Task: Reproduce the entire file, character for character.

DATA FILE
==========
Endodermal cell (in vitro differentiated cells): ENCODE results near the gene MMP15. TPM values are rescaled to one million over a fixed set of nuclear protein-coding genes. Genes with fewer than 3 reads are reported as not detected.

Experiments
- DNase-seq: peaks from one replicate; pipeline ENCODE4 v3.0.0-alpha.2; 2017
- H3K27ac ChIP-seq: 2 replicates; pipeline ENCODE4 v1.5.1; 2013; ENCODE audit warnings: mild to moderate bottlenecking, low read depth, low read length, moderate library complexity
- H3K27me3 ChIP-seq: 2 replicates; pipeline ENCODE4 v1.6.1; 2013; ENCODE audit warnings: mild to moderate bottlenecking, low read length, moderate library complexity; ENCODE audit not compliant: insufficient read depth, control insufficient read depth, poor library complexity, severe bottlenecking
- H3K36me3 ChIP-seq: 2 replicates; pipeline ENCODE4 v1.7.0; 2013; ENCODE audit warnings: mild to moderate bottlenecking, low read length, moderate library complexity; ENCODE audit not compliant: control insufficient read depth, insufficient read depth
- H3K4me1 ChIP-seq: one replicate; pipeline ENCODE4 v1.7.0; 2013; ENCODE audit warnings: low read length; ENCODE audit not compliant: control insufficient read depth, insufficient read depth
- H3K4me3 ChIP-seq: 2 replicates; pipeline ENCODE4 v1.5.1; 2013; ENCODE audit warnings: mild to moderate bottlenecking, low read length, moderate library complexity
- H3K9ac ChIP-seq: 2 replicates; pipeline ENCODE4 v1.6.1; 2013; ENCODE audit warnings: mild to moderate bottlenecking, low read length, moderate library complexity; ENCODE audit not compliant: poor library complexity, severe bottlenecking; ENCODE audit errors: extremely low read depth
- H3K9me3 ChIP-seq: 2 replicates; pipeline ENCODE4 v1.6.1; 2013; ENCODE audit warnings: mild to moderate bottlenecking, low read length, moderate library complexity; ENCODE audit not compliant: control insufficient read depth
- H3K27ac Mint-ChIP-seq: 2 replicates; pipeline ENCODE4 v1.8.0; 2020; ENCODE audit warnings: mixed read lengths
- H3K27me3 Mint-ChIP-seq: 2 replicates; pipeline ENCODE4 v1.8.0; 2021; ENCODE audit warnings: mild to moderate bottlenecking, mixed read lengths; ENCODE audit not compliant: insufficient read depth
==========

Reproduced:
Endodermal cell (in vitro differentiated cells): ENCODE results near the gene MMP15. TPM values are rescaled to one million over a fixed set of nuclear protein-coding genes. Genes with fewer than 3 reads are reported as not detected.

Experiments
- DNase-seq: peaks from one replicate; pipeline ENCODE4 v3.0.0-alpha.2; 2017
- H3K27ac ChIP-seq: 2 replicates; pipeline ENCODE4 v1.5.1; 2013; ENCODE audit warnings: mild to moderate bottlenecking, low read depth, low read length, moderate library complexity
- H3K27me3 ChIP-seq: 2 replicates; pipeline ENCODE4 v1.6.1; 2013; ENCODE audit warnings: mild to moderate bottlenecking, low read length, moderate library complexity; ENCODE audit not compliant: insufficient read depth, control insufficient read depth, poor library complexity, severe bottlenecking
- H3K36me3 ChIP-seq: 2 replicates; pipeline ENCODE4 v1.7.0; 2013; ENCODE audit warnings: mild to moderate bottlenecking, low read length, moderate library complexity; ENCODE audit not compliant: control insufficient read depth, insufficient read depth
- H3K4me1 ChIP-seq: one replicate; pipeline ENCODE4 v1.7.0; 2013; ENCODE audit warnings: low read length; ENCODE audit not compliant: control insufficient read depth, insufficient read depth
- H3K4me3 ChIP-seq: 2 replicates; pipeline ENCODE4 v1.5.1; 2013; ENCODE audit warnings: mild to moderate bottlenecking, low read length, moderate library complexity
- H3K9ac ChIP-seq: 2 replicates; pipeline ENCODE4 v1.6.1; 2013; ENCODE audit warnings: mild to moderate bottlenecking, low read length, moderate library complexity; ENCODE audit not compliant: poor library complexity, severe bottlenecking; ENCODE audit errors: extremely low read depth
- H3K9me3 ChIP-seq: 2 replicates; pipeline ENCODE4 v1.6.1; 2013; ENCODE audit warnings: mild to moderate bottlenecking, low read length, moderate library complexity; ENCODE audit not compliant: control insufficient read depth
- H3K27ac Mint-ChIP-seq: 2 replicates; pipeline ENCODE4 v1.8.0; 2020; ENCODE audit warnings: mixed read lengths
- H3K27me3 Mint-ChIP-seq: 2 replicates; pipeline ENCODE4 v1.8.0; 2021; ENCODE audit warnings: mild to moderate bottlenecking, mixed read lengths; ENCODE audit not compliant: insufficient read depth